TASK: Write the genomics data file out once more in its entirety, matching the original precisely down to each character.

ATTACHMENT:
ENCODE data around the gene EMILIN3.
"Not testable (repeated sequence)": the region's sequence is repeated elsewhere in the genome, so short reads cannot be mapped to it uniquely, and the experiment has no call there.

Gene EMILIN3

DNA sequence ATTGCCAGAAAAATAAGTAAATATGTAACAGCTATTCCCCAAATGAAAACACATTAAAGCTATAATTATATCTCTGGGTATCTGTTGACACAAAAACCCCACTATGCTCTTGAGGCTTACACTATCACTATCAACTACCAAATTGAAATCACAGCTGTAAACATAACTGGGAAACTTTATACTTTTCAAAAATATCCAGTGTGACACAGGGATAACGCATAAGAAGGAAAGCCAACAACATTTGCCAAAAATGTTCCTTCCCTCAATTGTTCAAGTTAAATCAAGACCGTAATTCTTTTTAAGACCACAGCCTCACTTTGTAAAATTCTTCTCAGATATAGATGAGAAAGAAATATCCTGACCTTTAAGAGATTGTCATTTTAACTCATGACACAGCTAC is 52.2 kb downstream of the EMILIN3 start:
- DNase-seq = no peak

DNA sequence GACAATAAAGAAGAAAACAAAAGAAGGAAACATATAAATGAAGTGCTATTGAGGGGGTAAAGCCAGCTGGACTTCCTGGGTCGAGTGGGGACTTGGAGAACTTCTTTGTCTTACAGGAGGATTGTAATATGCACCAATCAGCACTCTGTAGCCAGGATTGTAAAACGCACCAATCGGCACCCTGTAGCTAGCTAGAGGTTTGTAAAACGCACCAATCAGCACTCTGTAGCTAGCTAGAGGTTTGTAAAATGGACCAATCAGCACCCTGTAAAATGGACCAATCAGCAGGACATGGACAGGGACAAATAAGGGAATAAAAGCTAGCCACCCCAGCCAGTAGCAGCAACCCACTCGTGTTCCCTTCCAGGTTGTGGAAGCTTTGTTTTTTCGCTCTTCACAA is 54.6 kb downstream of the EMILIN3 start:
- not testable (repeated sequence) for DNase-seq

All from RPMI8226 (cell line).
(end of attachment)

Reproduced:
ENCODE data around the gene EMILIN3.
"Not testable (repeated sequence)": the region's sequence is repeated elsewhere in the genome, so short reads cannot be mapped to it uniquely, and the experiment has no call there.

Gene EMILIN3

DNA sequence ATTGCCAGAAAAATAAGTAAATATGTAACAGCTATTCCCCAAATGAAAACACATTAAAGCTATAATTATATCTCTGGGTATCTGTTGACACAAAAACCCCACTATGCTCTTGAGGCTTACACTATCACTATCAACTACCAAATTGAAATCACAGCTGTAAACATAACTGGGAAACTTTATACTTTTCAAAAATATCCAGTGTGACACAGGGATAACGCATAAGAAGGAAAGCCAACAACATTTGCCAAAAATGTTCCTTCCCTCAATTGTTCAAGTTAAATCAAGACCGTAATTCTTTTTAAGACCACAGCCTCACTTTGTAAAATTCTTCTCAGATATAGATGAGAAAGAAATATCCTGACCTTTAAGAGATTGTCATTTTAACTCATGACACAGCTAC is 52.2 kb downstream of the EMILIN3 start:
- DNase-seq = no peak

DNA sequence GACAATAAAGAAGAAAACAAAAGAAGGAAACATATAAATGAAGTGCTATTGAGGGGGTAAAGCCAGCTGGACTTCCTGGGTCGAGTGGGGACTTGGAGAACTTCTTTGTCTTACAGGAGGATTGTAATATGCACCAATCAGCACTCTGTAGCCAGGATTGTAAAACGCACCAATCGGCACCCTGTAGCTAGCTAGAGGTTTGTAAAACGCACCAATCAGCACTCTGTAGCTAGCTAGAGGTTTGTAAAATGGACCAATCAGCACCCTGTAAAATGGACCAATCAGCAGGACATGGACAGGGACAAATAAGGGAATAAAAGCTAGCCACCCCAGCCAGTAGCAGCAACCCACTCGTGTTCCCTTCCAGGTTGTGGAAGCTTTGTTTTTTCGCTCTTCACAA is 54.6 kb downstream of the EMILIN3 start:
- not testable (repeated sequence) for DNase-seq

All from RPMI8226 (cell line).